I know that this is a lot of new jargon, but I think it might make a little more sense if we take an example from the Oconto County road map. Let's take a look at Underhill Township, which is due west of the City of Oconto, at the west edge of Oconto County. If you remember, Underhill is a typical-sized township; it is a six-by-six-mile square. If you look immediately below Underhill Township on the map you will see "R 17 E". That tells you that you are in the 17th six-by-six-mile square east of Wisconsin's primary range line. In other words, you are approximately 102 miles (i.e. 17 x 6 miles) east of the primary range line. If you look at the map again, immediately to the left of Underhill Township, you will see "T 28 N". That tells you that you are in the 28th six-by-six-mile square north of the Wisconsin-Illinois border, or approximately 168 (28 x 6) miles north of the Illinois border. Put the two pieces together and you have "T28N, R17E". Once you know the code, those four letters and two numbers tell you the exact location of Underhill Township. If you see any Wisconsin property description that includes "T28N, R17E" you know that that piece of land is somewhere in Underhill Township, Oconto County. If you look around the outside of Oconto County, you will see a succession of numbers like T 28 N and R17 E. Going back to our Lena Township example, if you look far to the left of Lena Township, you will see "T 29 N." If you look a little above Lena Township, you will see "R 20 E." That means that Lena Township is T 29 N, R 20 E.
Lets look back at our earlier example, where we said that the portion of the village of Lena that is in Section 26 is the W ½ of the SW ¼ of Section 26 of Lena Township, Oconto County. We can now go one step farther and give the complete description for that piece of land: it is the W ½ of the SW ¼ of Section 26, T 29 N, R 20 E, Lena Township, Oconto County.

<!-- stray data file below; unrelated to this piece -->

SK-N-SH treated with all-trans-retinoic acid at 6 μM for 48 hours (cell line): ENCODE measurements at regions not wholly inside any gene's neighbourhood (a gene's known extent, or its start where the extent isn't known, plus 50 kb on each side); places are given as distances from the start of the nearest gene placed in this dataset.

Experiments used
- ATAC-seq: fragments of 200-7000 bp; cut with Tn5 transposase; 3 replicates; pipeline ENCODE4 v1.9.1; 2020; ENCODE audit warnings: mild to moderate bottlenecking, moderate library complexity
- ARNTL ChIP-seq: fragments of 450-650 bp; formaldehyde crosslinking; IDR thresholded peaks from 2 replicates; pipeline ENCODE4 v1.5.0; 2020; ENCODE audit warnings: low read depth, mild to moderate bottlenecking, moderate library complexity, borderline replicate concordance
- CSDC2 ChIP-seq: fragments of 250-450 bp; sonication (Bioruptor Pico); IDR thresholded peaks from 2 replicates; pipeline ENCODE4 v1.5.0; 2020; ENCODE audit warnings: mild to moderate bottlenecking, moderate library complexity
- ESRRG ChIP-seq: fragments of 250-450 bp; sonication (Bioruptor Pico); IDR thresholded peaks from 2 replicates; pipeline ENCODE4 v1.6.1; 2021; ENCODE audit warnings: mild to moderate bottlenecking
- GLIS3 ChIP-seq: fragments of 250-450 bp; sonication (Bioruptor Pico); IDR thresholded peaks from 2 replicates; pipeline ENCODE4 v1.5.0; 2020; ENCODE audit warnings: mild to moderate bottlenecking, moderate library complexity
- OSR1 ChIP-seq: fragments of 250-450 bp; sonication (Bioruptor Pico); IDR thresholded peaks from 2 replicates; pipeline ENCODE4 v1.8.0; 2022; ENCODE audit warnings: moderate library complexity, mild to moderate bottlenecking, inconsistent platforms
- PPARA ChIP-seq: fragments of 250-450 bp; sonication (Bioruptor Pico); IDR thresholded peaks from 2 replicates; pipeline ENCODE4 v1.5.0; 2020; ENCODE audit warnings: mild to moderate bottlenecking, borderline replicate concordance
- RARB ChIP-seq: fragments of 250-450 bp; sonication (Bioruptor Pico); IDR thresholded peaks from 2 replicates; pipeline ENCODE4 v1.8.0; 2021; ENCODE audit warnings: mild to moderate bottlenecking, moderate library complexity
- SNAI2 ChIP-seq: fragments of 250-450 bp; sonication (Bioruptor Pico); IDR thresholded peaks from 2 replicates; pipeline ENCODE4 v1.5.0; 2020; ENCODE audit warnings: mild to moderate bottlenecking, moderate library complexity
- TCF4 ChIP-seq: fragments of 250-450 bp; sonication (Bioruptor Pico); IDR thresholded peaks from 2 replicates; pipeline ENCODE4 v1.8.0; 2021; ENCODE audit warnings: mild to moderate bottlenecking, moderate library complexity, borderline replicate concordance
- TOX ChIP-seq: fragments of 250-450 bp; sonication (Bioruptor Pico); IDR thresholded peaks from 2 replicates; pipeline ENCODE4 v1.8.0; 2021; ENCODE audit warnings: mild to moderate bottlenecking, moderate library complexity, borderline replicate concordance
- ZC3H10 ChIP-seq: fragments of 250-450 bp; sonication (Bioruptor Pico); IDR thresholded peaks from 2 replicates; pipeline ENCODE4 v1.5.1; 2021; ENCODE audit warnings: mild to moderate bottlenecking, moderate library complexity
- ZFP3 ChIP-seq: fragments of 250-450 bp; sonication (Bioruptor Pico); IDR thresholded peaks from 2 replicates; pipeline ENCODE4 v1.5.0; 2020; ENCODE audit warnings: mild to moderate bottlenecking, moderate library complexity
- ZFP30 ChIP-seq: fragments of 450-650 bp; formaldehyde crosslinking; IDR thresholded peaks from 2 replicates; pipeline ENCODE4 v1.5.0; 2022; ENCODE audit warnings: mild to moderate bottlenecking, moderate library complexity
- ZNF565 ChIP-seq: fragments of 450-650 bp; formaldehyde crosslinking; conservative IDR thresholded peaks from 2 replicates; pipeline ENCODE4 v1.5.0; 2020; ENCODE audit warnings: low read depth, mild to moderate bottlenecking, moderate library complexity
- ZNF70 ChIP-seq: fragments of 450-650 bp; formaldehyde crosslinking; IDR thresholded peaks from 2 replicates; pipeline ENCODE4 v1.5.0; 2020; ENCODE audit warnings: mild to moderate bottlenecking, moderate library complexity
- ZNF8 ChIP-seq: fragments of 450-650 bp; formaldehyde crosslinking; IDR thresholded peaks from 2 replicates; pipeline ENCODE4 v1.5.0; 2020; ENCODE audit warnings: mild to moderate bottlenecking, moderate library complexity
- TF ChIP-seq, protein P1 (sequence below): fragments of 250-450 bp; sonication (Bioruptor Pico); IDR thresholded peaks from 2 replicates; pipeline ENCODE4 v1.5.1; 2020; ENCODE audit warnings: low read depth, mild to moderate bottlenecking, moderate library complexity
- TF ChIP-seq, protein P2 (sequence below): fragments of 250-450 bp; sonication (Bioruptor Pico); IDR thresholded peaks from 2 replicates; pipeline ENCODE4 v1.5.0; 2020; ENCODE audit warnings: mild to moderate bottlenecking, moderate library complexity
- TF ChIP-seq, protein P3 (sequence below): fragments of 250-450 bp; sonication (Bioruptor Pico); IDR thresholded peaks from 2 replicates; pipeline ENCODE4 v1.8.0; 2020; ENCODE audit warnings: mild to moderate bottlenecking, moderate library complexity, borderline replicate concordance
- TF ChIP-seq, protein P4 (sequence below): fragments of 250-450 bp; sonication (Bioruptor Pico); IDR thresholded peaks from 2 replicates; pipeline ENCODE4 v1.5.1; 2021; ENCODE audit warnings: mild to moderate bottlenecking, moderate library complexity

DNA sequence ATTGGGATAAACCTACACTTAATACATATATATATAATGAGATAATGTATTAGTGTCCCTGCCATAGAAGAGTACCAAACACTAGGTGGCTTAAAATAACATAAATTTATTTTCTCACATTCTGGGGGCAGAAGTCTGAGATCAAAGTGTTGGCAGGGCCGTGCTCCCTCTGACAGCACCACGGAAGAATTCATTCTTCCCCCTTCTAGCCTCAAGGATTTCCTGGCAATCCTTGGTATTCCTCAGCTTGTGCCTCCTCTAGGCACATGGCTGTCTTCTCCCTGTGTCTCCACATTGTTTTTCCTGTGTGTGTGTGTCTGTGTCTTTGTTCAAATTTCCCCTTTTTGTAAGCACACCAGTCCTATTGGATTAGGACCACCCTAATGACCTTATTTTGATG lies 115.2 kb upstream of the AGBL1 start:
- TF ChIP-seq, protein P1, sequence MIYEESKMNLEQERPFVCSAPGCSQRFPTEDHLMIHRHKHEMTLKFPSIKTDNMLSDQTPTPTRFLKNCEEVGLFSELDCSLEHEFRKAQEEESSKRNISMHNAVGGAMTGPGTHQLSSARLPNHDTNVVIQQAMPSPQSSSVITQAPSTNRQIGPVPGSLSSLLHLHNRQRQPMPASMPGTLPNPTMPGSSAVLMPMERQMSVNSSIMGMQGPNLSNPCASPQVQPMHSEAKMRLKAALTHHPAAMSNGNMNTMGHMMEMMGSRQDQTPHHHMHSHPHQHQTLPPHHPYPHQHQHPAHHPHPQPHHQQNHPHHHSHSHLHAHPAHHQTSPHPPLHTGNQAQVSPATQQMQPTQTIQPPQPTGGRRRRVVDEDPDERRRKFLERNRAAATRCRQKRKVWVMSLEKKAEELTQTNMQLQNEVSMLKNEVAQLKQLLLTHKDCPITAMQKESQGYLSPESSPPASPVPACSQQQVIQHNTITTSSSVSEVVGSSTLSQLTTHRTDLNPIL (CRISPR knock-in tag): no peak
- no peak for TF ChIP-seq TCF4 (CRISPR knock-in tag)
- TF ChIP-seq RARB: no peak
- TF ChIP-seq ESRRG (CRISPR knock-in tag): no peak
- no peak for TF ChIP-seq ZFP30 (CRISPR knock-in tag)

Some of you may ask, "Why bother adding the town and range numbers? We could find that part of Lena Township just fine with just the section, township and county information." Well, there are at least two reasons. For the first one, let's take a look at Lakewood Township at the north edge of Oconto County. Lakewood Township is 12 miles by six miles. It contains two 6-by-6 mile squares. The east half of the township is T 33 N, R 17 E and the west half is T 33 N, R 16 E. Each half has its own set of 36 sections. So you need the town and range numbers to tell you which Section 2 or which Section 6 from that township you mean. You run into the same problem with irregularly shaped townships, like Pensaukee Township along Lake Michigan. The second reason for using range and town lines has to do with history, and therefore genealogy. As you may be aware, Wisconsin has more counties than it used to. Originally there were fewer, larger counties. Over time, and as population grew, those large counties were split up. Oconto County used to be much larger than it is today. I presume that townships also shrank in the process, with new townships being formed. So when someone owned land in a county that was going to be divided into several different counties, he couldn't rely on the township and county part of his property description any more. He had to go by the range and town numbers to tell him which "Town" his property was in. County and township lines come and go; range and town lines are forever! And "forever" is what counts in property descriptions.
In fact, the redundant part of the Lena Township description we started talking about is the Township and County information. You could just as well describe the northeast part of Lena as the W ½ of the SW ¼ of Section 26, T 29 N, R 20 E. The added township and county is basically for convenience.
In the next article we get to talk about those exceptions I referred to above. We also will talk about things that may be more interesting to you than dry sections and range and town lines - we will talk about what all this range and town stuff can tell us about the history of Wisconsin and about the remnants of the town and range system that are all around us, but often go unnoticed.